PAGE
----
The longest running transfer deal of the summer, so far, looks set to end, with Croatian media reporting that Luka Modric will leave Tottenham Hotspur to sign for Real Madrid in a deal that will see the Spanish giants part with some £35 million.
Speaking to Sportske Novosti, Zoran Mamic, a former Croatian international and current Director of Football at Modric's old club, Dinamo Zagreb, all but confirmed the deal when he said his club would gain £2.5 million from a sell on clause when his old player left Spurs for Madrid.
Los Blancos and Jose Mourinho had earmarked the Croatian midfielder as their key signing of the summer before the European Championships, where they had made it known to the players' representatives and Spurs that they were more than interested in acquiring the talented playmaker.
Modric went on to enjoy an excellent tournament with the Croats, who were unluckily paired with Spain, Italy, the two eventual finalists and the hapless Irish in Group C.
The player returned from international duty amidst rumours of bids from longtime admirers Chelsea, Manchester United and Real Madrid. However, Tottenham's hard-nosed chairman and negotiator extraordinaire, Daniel Levy, immediately slapped a £40 million fee on Modric's head and made it known immediately that he would except very little less that the demanded fee.
Levy, a well-known tough customer in transfer negotiations, made Manchester United and Liverpool pay £31 million and £20 million for Dimitar Berbatov and Robbie Keane, respectively. He is a very shrewd dealer in these situations. The main reason behind the exorbitant fee is that it would provide Tottenham with something like the amount of monies they would make if they qualified for the Champions League. Hence the fee for their best player becomes something of a safety net and compensation fee towards the following season.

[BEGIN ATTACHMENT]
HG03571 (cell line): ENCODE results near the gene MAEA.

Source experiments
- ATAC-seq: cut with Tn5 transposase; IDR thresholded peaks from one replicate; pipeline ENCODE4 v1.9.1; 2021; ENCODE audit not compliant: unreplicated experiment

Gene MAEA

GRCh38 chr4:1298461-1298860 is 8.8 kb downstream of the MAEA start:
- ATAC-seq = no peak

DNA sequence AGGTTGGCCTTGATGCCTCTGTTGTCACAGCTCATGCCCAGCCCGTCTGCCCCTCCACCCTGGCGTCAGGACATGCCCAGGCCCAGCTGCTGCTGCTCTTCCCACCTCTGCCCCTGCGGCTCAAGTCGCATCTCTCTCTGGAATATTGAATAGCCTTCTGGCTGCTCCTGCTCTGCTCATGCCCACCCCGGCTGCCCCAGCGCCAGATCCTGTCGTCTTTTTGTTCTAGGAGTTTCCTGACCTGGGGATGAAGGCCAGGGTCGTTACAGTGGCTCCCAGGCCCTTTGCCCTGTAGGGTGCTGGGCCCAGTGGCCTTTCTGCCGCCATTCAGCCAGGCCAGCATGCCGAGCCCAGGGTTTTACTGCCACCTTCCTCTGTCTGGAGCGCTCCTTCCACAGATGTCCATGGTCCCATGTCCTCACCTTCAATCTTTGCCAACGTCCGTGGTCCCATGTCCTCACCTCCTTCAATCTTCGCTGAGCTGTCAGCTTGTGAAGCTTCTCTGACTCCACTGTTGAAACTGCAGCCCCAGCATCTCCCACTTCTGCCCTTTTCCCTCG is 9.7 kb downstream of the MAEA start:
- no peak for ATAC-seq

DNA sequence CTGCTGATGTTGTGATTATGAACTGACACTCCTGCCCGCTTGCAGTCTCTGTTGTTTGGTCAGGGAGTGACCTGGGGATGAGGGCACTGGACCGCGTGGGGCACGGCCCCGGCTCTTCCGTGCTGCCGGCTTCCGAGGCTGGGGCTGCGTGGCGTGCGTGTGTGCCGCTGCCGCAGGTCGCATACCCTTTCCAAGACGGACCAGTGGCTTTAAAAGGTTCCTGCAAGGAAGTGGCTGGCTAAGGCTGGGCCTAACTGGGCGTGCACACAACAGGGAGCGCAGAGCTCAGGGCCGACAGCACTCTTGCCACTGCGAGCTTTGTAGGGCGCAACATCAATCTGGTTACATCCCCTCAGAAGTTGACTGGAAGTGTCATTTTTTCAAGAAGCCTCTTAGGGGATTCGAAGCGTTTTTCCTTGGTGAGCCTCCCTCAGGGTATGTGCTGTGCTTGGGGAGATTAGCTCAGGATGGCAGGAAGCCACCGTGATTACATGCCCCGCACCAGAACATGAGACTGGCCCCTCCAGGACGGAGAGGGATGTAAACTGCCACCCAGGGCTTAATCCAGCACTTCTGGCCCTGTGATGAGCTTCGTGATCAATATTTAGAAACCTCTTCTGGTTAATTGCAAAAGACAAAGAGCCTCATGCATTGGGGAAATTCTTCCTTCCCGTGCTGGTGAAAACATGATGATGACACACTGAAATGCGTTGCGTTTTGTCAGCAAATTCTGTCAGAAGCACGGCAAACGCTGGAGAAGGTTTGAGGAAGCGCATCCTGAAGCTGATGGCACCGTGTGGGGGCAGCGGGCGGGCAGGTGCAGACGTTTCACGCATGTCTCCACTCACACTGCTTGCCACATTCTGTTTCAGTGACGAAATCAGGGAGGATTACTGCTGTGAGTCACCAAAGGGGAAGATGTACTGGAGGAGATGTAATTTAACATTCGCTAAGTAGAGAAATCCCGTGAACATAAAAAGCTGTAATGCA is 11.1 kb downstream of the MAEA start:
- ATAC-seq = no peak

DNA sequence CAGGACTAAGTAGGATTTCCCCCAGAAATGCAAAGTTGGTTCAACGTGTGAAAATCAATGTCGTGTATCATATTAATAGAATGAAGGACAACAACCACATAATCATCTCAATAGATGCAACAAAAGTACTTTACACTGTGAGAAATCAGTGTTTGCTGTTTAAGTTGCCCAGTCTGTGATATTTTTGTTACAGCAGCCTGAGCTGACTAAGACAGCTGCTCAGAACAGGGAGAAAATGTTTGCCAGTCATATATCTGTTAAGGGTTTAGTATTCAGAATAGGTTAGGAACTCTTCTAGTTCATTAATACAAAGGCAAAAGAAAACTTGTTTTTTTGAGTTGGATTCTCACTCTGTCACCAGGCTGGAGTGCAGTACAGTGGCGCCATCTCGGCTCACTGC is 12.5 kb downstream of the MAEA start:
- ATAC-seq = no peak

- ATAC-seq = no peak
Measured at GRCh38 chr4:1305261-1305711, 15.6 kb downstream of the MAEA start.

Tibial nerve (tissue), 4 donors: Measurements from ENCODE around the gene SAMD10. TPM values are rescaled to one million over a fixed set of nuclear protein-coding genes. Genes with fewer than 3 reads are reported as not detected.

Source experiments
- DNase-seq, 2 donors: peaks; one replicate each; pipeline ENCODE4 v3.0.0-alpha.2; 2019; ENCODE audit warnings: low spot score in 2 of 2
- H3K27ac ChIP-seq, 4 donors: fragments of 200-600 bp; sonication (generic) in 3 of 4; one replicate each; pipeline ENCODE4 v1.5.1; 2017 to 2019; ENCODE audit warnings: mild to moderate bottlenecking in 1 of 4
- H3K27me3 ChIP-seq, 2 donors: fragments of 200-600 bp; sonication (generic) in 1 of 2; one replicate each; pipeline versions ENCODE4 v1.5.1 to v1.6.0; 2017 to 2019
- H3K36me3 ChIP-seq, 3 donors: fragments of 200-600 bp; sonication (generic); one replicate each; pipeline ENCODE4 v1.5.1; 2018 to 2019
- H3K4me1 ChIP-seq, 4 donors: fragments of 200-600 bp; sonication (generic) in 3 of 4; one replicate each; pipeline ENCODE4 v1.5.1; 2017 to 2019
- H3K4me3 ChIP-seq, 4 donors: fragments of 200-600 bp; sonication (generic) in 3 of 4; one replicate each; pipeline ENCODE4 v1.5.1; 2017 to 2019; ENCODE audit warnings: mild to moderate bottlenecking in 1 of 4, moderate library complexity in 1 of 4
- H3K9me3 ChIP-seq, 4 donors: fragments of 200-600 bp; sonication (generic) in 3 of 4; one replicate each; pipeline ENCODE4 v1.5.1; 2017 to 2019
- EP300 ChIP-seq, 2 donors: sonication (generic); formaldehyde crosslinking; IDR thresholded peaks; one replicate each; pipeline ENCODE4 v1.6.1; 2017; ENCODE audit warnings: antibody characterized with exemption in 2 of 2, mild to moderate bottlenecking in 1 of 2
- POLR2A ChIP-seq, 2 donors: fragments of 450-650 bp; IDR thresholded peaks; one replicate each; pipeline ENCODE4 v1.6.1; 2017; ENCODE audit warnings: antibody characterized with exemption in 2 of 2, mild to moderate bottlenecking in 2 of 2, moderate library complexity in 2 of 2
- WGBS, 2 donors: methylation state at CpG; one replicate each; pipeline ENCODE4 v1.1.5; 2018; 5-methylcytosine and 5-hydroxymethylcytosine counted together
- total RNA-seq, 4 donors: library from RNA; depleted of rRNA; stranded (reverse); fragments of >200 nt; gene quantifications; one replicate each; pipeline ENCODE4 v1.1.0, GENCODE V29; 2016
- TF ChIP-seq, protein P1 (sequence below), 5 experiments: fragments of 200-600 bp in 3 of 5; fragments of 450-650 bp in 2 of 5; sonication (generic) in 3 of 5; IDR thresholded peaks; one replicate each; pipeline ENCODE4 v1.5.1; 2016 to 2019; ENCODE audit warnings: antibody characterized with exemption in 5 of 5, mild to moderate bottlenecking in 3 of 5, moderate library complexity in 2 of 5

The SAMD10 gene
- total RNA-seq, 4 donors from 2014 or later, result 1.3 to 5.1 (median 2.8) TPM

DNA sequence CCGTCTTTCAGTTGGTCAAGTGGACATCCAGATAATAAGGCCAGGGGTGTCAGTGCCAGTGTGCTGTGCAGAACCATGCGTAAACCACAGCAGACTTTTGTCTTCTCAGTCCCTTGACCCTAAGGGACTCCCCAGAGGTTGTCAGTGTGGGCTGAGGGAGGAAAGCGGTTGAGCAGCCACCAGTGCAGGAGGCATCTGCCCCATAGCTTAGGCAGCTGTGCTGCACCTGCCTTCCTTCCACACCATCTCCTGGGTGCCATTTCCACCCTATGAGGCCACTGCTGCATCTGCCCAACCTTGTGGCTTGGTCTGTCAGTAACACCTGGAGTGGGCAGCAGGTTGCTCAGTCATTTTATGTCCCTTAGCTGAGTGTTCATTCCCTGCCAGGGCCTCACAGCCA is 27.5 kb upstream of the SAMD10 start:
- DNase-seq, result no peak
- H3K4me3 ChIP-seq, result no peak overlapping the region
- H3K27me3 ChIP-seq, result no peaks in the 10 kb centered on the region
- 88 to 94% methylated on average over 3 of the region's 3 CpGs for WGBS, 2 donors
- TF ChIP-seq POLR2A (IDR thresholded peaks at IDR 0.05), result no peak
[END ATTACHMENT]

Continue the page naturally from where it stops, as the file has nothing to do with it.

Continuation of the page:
Can Spurs replace Modric?
As a player, there is no doubting Modric's talents. Having joined Spurs for £16.5 million in 2008, he has played 159 games for the club and has scored 17 goals with 26 assists and is, without doubt, one of the best playmaking midfielders in the world. So it is no exaggeration to say that he would seamlessly fit into any of Real Madrid's, Barcelona's or even Spain's team—he is that good.
He has a phenomenal range of passing, but his main attribute is his ability to read the game and to know exactly where each and every one of his teammates are when he picks up the ball and then to choose the right pass.
Despite his slender size, he is also a tireless worker and never shirked his duty for Spurs on or off the pitch. However, that all changed recently when he failed to show up for Spurs' preseason tour of the United States, and as a result, he was fined £80,000, or two weeks' wages to you and me.
Before Spurs left for America, their new manager, Andre Villas-Boas, told a press conference that a deal would only go through if Levy's valuation was matched saying; "Luka is an intelligent person and understands the club has to defend his value their values, rights and interests."
"It's a difficult situation for the club but we have been co-operative by openly saying we are willing to listen to offers.
Before adding, "but the offer has not been met to what the chairman [Daniel Levy] wants. If that is met there won't be any problems."
The strike obviously had the desired effect, though, as negotiations with Real Madrid, which had hit a snag because the Spanish champions refused to rise above £27 million, began afresh with Levy still demanding northward of that fee, but having believed to become relaxed on his initial demand of £40 million.
In the end, Modric apologised, and Real Madrid met Spurs halfway with a renewed £35 million fee, and the deal looks set to be finalised later this week.
The transfer of Modric to Madrid is now expected to open the floodgates on signings for Tottenham with Emmanuel Adebayor, who scored 18 goal on loan there from Manchester City last season, and Joao Moutinho high on the priority list of Villas-Boas.
Signing a midfielder will now become a critical piece of business and strategy for the Portuguese, as Scott Parker is expected to miss the start of the season through injury, which leaves Villas-Boas with only the returning Tom Huddlestone and Brazilian Olympic midfielder Sandro Ranieri as his only viable options in the most important part of the team.
And if Spurs do not move swiftly to replace the little genius from Zadon, they will miss him in more ways than one, compensation fee or not.
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